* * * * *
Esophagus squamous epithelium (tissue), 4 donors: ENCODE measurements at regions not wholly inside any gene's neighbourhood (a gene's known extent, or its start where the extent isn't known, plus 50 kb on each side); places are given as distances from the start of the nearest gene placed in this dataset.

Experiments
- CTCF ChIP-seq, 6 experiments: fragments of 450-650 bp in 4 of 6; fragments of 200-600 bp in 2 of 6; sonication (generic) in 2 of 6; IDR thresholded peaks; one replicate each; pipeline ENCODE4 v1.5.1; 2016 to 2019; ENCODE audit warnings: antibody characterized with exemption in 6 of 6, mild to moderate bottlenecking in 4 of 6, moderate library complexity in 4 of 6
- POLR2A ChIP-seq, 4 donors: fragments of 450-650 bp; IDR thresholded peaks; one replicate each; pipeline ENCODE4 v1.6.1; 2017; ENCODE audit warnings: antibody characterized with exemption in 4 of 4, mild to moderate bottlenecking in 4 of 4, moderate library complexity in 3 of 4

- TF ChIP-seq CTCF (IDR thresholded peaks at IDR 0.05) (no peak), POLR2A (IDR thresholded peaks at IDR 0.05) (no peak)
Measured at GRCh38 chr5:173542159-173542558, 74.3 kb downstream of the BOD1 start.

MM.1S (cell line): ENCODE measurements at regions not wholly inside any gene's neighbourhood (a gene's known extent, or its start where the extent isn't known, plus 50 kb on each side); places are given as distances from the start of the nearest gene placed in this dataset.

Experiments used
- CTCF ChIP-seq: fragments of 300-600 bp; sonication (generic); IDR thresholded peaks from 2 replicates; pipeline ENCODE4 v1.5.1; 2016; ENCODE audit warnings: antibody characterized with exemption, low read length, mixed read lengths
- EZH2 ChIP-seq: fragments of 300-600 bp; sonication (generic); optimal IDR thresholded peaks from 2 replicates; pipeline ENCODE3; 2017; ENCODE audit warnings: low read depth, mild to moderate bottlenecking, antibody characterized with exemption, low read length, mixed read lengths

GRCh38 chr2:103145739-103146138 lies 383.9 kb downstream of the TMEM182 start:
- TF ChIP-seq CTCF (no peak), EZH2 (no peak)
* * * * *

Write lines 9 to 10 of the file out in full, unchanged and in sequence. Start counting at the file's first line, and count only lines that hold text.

- CTCF ChIP-seq: fragments of 300-600 bp; sonication (generic); IDR thresholded peaks from 2 replicates; pipeline ENCODE4 v1.5.1; 2016; ENCODE audit warnings: antibody characterized with exemption, low read length, mixed read lengths
- EZH2 ChIP-seq: fragments of 300-600 bp; sonication (generic); optimal IDR thresholded peaks from 2 replicates; pipeline ENCODE3; 2017; ENCODE audit warnings: low read depth, mild to moderate bottlenecking, antibody characterized with exemption, low read length, mixed read lengths